I would like to know if censoring data is necessary to calculate the hazard ratio between 2 Kaplan Meier (KM) curves.
Censoring data is typically represented by small vertical bars atop of the curve on KM graphs.
Censoring data has an impact on the shape of a KM curve already (for instance, if 98/100 people drop from a trial, and 1 person dies, the curve goes down much more than if no one had dropped out). This makes me think that the curves are perhaps enough for calculating hazard ratios (since I understand hazard rates are akin to the slope of the curves). Is this true?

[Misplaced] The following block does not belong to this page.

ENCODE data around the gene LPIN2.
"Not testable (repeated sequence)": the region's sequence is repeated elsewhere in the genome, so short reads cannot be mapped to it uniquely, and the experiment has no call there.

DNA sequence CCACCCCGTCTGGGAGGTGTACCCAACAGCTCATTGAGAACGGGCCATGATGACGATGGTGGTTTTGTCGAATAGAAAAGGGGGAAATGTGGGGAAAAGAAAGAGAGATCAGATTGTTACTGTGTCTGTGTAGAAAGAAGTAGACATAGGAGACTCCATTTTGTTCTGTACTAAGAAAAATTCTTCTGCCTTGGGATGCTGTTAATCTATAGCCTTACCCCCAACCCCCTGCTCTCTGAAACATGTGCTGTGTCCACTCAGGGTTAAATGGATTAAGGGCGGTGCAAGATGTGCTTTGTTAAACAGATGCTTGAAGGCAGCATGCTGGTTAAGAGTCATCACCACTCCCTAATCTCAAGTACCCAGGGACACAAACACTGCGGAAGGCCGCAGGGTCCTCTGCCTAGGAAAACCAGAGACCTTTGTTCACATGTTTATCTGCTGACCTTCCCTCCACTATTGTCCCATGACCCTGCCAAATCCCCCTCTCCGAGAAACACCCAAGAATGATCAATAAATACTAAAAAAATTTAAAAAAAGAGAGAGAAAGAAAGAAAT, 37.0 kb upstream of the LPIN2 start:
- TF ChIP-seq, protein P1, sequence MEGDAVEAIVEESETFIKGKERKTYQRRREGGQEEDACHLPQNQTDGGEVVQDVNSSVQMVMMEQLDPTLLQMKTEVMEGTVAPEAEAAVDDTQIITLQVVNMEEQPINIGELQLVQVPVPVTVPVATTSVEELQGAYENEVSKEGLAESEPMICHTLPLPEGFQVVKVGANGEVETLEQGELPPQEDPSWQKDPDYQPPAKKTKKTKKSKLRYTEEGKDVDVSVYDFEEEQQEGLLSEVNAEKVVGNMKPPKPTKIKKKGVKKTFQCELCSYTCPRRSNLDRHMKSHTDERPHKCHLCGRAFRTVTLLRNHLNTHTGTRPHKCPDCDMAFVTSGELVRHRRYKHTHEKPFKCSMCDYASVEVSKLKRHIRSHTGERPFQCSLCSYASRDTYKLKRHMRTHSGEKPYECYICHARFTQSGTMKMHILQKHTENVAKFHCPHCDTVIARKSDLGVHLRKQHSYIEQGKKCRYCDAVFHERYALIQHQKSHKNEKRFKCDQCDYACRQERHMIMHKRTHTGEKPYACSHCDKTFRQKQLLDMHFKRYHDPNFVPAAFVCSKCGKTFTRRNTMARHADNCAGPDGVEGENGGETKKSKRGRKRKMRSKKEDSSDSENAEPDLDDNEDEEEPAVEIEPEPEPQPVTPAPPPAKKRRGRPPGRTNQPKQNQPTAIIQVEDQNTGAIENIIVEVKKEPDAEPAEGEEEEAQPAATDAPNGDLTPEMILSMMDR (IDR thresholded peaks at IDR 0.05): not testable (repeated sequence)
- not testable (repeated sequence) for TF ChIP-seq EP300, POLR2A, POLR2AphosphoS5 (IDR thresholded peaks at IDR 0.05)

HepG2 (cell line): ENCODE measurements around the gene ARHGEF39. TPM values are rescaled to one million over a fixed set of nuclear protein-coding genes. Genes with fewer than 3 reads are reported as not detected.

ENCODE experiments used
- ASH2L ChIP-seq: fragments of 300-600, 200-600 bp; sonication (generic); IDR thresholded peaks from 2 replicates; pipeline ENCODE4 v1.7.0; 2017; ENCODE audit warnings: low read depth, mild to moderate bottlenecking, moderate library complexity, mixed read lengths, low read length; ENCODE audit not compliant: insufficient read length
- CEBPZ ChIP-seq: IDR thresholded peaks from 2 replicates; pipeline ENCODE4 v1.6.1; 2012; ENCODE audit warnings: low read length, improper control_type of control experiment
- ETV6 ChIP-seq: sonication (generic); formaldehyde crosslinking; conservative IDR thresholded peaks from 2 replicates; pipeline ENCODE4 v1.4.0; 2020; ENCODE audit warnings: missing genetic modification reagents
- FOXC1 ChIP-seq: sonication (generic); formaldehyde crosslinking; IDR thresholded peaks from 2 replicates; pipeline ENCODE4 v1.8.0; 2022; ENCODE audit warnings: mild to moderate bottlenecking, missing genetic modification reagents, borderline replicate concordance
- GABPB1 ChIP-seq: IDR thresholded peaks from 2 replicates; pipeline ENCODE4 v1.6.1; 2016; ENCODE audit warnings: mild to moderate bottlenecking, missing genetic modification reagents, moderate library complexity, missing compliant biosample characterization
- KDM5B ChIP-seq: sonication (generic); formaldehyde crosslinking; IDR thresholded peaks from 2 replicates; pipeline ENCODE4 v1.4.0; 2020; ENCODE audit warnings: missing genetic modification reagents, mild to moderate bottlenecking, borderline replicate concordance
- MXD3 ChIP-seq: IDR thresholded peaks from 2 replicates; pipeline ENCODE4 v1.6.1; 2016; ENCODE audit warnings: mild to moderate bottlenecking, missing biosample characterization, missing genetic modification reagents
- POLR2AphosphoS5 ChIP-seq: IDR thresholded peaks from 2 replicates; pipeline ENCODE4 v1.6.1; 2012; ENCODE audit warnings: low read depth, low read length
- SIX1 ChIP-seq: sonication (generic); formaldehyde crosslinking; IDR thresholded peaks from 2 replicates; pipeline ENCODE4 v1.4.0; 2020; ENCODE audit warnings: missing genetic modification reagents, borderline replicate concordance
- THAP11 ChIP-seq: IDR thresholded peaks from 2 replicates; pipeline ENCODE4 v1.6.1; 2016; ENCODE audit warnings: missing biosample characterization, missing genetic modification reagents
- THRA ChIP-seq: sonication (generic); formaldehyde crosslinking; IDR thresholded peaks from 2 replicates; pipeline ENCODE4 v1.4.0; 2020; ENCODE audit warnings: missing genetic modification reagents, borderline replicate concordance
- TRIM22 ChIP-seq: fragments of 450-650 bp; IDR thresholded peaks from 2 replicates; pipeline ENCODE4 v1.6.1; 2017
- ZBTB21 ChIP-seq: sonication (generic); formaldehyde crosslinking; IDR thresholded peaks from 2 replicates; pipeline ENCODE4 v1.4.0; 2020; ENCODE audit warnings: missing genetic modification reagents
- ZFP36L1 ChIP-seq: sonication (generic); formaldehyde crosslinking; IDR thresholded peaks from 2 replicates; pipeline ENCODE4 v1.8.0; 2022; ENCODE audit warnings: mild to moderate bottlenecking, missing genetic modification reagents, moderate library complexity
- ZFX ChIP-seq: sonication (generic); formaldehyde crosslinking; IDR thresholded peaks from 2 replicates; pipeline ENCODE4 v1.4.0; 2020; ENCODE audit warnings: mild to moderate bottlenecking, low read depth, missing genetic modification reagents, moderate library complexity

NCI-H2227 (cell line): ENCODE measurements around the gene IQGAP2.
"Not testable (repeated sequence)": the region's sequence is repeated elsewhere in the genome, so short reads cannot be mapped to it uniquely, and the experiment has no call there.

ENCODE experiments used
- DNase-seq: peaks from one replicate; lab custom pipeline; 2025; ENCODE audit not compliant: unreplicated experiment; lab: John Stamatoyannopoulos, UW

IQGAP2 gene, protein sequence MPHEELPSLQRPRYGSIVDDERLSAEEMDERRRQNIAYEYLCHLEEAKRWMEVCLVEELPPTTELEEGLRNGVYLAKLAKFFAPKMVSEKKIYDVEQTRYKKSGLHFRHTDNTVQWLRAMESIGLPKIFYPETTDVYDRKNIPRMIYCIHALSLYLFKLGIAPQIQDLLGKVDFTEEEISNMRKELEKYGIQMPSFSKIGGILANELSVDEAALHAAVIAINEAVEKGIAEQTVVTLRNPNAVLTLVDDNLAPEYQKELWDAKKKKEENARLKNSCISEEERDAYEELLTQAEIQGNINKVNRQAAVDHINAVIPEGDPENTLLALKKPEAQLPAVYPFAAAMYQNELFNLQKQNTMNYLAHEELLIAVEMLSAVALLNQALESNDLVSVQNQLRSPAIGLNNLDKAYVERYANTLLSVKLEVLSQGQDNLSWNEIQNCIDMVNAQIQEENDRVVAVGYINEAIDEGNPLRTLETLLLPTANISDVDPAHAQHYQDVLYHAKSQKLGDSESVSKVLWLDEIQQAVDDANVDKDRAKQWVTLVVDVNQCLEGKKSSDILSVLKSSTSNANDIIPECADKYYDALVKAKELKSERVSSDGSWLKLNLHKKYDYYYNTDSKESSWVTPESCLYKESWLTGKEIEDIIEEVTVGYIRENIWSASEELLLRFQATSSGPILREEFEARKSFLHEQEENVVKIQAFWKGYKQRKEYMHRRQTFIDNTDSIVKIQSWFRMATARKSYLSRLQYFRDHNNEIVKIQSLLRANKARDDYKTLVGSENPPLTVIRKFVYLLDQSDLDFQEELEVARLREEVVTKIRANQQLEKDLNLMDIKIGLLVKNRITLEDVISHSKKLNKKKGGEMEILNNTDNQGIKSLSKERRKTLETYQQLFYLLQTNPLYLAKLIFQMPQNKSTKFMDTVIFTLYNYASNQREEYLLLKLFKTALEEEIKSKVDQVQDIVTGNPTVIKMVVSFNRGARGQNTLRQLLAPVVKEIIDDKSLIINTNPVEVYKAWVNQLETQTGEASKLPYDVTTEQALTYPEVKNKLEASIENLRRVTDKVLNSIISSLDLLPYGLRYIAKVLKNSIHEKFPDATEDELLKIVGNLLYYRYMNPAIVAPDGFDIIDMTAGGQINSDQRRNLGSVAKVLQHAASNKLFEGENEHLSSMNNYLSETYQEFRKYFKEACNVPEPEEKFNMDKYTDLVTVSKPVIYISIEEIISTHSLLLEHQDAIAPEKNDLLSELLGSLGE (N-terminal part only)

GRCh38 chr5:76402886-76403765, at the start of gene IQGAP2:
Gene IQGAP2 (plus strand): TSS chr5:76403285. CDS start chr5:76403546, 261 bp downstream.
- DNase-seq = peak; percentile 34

I am asking a practical question: Is having the values of survival curves over time, without the censoring information, enough to estimate the hazard ratio between these curves?
Context: I am right now digitizing KM curves. I would like to estimate the hazard ratio between them. I cannot retrieve the censoring data. Not having the censoring data is a limitation to my analysis, I know. But I would like to know: Can I nonetheless calculate the hazard ratio? Can I calculate a confidence interval for this hazard ratio?
Ideally, please let me know how the answer differs depending on whether or not we assume relative hazards between the 2 groups are constant across time.